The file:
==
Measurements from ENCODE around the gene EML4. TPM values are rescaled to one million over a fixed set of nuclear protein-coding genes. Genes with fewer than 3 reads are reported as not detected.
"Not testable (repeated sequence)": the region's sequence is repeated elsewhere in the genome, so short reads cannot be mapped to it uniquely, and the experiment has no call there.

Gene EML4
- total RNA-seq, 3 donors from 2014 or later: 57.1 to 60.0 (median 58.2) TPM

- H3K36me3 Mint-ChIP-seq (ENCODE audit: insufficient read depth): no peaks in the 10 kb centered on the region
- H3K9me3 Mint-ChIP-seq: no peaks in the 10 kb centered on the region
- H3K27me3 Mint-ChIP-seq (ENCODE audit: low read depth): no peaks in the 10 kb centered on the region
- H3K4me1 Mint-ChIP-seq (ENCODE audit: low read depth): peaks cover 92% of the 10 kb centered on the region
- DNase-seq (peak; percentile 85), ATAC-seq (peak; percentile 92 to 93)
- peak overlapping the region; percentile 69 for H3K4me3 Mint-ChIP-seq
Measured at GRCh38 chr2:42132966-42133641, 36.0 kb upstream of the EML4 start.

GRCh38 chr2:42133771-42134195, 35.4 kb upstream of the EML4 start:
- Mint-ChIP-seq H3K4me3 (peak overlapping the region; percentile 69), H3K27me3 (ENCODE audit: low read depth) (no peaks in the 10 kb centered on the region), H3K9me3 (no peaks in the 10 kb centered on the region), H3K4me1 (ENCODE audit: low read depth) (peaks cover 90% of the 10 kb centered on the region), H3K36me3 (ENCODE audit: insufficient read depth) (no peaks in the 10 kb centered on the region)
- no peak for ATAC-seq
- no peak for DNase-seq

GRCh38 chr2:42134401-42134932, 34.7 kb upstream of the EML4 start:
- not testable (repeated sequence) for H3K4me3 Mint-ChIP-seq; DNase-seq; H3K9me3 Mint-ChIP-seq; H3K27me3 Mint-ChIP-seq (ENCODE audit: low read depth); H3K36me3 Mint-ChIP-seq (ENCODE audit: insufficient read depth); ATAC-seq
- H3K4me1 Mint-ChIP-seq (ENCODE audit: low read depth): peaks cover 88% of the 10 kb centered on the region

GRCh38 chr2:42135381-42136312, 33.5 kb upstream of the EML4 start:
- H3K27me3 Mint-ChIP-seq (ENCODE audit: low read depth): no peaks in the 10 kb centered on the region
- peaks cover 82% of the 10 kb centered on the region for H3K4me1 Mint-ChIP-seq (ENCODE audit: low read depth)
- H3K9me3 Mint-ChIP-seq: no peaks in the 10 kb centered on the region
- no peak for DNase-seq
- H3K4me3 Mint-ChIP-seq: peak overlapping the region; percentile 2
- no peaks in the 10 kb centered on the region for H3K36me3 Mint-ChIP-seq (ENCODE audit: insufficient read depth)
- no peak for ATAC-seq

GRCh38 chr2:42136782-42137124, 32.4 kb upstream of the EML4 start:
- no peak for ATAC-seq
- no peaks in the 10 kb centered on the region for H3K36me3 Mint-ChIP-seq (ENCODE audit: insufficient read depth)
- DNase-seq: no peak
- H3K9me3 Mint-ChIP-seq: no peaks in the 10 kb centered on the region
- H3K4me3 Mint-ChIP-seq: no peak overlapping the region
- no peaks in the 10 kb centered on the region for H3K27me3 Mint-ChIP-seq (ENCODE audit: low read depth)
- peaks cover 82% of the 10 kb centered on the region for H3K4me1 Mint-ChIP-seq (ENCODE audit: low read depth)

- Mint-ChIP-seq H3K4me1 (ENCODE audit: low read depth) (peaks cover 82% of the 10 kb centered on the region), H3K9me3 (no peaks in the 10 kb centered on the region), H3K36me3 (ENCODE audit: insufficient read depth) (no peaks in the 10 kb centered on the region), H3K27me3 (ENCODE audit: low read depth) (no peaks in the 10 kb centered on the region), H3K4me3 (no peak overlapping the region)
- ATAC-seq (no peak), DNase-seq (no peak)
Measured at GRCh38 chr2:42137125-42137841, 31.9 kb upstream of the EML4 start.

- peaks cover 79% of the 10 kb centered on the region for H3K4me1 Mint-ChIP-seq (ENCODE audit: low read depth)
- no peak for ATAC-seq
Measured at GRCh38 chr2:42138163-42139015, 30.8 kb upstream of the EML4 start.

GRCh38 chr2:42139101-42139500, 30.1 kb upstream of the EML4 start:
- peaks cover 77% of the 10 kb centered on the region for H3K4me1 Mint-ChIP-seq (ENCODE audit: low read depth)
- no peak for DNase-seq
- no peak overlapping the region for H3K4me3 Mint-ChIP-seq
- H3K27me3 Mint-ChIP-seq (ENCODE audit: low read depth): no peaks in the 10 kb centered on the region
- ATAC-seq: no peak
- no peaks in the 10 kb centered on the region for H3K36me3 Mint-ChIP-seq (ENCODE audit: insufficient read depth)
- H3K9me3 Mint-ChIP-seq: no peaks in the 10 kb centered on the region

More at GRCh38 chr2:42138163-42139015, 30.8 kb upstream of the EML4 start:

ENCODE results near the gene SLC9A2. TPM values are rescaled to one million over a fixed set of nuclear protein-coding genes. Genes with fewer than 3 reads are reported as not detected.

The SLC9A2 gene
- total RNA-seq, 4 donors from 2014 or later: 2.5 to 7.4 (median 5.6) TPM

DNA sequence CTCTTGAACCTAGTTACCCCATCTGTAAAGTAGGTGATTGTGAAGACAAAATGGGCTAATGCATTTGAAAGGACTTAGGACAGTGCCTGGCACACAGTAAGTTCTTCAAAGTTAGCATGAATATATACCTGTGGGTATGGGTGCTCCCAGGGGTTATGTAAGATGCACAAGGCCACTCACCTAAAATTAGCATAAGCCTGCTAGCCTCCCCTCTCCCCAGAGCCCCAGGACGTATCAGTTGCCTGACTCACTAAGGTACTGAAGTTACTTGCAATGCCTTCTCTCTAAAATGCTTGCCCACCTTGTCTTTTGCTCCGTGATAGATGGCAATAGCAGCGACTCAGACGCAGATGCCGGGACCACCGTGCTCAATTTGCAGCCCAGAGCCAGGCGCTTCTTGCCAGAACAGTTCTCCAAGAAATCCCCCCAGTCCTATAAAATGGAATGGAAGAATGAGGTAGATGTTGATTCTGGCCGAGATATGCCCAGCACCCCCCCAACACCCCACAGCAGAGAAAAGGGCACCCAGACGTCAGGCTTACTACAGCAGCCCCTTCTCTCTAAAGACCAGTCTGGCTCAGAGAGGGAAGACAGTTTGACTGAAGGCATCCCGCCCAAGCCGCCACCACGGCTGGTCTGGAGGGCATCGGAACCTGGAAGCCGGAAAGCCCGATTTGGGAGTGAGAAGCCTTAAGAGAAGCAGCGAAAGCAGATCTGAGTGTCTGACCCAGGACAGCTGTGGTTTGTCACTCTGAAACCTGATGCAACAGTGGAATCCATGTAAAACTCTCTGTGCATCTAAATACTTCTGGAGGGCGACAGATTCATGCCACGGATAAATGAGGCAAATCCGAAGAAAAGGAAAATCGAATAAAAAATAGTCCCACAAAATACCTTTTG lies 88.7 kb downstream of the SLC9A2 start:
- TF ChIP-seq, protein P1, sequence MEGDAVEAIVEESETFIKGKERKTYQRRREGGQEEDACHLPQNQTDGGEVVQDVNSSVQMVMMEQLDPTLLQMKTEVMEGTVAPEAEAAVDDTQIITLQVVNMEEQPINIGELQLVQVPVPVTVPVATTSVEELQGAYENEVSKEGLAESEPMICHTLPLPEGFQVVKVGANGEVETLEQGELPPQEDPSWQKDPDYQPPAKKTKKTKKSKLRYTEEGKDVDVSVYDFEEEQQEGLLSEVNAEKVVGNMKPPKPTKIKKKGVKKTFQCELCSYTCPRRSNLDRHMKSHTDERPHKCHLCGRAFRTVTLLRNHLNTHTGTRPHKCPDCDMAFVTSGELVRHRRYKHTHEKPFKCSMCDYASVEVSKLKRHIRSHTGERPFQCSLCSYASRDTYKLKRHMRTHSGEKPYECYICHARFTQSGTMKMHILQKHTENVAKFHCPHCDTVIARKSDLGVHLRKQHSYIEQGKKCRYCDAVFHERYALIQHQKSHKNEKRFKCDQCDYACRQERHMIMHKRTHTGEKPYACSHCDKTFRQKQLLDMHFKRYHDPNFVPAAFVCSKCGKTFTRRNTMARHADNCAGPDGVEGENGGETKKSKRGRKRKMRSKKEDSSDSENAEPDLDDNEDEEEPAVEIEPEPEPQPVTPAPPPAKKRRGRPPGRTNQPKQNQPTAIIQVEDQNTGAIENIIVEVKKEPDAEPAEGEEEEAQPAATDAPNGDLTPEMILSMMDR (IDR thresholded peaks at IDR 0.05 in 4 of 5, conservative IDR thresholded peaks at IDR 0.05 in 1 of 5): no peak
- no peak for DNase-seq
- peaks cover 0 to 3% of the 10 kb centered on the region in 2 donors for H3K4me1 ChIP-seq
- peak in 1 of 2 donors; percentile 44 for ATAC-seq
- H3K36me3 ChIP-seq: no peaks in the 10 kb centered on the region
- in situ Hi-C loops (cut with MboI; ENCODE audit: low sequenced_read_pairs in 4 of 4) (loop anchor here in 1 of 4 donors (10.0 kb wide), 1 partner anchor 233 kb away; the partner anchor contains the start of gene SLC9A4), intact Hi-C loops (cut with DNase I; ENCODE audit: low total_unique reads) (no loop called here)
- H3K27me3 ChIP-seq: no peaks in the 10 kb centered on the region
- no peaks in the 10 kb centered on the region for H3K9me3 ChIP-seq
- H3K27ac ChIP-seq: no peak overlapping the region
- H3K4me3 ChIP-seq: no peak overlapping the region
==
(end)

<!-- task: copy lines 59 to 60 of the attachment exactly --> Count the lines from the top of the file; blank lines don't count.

- in situ Hi-C loops (cut with MboI; ENCODE audit: low sequenced_read_pairs in 4 of 4) (loop anchor here in 1 of 4 donors (10.0 kb wide), 1 partner anchor 233 kb away; the partner anchor contains the start of gene SLC9A4), intact Hi-C loops (cut with DNase I; ENCODE audit: low total_unique reads) (no loop called here)
- H3K27me3 ChIP-seq: no peaks in the 10 kb centered on the region